The Ancient and Honorable Order of E Clampus Vitus (ECV) is a fraternal organization dedicated to the study and preservation of Western heritage, especially the history of the Mother Lode and gold mining regions of the area. The west wall of the museum building is the E. Clampus Vitus Wall of Comparative Ovations. Fondly called “the Clampers,” the organization has been one of the museum’s largest supporters over the years.
The history of the Clampers is steeped in mythology. It is said that the organization was brought to the United States in 1845 in Lewisport, Virginia when inn and stable owner Ephraim Bee was given a commission from the Emperor of China to “extend the work and influence of the Ancient and Honorable Order of E Clampus Vitus.” Bee claimed to have received his commission from Caleb Cushing, the American Commissioner to China.
Clamper meetings were held in the Hall of Comparative Ovations, generally the back room of a saloon. Some chapters even built their own Halls of Comparative Ovations, as the one that still stands in Murphys. The Clamper flag was a hoop skirt embroidered with the words “This is the flag we fight under.” Meetings were held “at any time before or after a full moon.” Prospective members were called “Poor Blind Candidates.” They were required to present a poke of gold dust, although the value of the poke was left to the discretion of the brotherhood and was frequently waived entirely if the candidate could not afford it.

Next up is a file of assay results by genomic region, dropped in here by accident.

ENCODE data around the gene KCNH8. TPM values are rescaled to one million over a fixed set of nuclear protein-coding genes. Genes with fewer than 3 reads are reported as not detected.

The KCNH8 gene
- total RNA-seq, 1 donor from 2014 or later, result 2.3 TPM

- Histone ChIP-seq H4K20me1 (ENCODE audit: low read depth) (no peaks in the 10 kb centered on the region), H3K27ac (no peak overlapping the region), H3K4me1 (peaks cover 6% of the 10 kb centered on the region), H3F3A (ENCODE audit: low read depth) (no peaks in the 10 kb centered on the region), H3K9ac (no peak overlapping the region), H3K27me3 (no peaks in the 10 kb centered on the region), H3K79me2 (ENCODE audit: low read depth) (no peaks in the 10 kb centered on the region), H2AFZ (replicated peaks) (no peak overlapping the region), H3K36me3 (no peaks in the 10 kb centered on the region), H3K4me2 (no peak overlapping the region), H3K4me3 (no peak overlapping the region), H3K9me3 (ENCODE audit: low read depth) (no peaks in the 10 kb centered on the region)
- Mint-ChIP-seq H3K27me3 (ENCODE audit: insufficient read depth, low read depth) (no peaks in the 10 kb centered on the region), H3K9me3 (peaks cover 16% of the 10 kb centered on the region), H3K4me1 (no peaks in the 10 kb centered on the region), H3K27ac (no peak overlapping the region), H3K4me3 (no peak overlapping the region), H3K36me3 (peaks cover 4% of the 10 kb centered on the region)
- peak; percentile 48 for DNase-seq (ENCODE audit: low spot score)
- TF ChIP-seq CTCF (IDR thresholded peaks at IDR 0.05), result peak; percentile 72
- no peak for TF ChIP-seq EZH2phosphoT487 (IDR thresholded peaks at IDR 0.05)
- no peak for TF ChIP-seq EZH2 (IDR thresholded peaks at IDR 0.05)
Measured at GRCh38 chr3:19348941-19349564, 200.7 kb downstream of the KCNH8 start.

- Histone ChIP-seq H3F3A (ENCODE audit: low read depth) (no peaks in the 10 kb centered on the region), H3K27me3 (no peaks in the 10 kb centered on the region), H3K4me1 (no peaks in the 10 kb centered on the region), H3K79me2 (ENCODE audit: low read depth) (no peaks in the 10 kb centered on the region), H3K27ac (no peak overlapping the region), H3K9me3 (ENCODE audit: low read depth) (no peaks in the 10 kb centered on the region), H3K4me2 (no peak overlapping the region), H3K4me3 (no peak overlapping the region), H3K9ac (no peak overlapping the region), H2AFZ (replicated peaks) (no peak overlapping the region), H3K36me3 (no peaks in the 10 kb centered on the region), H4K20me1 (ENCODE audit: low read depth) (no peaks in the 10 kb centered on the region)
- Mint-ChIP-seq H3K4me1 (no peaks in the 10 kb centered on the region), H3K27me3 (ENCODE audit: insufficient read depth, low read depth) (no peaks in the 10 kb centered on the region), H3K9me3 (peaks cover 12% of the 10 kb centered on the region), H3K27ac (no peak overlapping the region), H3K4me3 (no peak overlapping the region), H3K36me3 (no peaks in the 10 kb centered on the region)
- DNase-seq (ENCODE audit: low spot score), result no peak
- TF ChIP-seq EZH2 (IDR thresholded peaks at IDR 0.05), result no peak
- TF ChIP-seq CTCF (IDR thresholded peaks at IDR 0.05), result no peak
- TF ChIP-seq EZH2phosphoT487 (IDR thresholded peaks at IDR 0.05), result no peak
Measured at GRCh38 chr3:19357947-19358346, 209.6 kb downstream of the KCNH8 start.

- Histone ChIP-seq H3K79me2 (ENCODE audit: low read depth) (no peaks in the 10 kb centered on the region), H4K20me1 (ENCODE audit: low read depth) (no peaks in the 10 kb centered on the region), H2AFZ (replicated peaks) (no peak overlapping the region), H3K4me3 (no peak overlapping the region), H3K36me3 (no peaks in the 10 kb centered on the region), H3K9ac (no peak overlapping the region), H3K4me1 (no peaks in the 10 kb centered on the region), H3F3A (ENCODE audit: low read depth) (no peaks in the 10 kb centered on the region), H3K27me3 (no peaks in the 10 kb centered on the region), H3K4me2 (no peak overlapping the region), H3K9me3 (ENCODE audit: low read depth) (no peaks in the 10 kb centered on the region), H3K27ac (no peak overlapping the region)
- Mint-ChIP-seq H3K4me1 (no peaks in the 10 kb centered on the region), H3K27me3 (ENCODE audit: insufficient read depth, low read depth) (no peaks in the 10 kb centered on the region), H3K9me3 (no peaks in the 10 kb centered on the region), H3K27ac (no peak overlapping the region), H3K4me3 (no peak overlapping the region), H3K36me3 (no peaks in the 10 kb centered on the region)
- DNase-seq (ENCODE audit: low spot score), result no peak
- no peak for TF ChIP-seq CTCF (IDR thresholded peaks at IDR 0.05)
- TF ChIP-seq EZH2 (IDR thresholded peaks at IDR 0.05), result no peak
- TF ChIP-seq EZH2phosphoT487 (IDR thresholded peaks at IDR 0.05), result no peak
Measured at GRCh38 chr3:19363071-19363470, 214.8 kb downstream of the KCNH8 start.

Despite their reputation for rowdiness, Clamper members took their brotherhood seriously. When a member became sick or injured, the group would collect food or money to help him. They frequently trekked through the vastness of the Sierra Nevada to reach lonely miners who otherwise would have had no Christmas celebration. The society was also known to assist the widows and orphans of fallen members such as those that perished in mining accidents.